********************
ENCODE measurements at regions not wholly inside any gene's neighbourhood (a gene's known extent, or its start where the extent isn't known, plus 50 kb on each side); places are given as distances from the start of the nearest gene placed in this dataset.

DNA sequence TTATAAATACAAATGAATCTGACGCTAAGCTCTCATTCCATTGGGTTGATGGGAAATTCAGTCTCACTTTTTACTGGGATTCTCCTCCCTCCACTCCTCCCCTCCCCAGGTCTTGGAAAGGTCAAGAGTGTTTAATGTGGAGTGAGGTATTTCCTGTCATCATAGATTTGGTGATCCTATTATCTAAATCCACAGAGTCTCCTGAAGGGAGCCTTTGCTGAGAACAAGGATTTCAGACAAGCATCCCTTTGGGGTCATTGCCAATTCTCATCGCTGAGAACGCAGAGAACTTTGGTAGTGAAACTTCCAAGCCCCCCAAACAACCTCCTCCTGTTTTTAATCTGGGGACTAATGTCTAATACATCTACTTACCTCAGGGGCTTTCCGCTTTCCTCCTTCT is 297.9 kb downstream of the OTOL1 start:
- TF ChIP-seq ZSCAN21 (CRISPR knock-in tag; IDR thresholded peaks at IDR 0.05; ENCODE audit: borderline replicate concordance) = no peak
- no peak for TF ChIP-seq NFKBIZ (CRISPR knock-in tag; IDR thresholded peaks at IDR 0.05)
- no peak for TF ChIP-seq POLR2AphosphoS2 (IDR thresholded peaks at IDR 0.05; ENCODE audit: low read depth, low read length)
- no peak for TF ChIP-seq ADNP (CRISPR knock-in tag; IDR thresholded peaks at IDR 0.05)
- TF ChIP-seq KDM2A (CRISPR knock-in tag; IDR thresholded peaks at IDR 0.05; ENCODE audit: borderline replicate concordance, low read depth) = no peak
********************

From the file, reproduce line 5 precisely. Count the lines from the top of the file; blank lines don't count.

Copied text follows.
- no peak for TF ChIP-seq POLR2AphosphoS2 (IDR thresholded peaks at IDR 0.05; ENCODE audit: low read depth, low read length)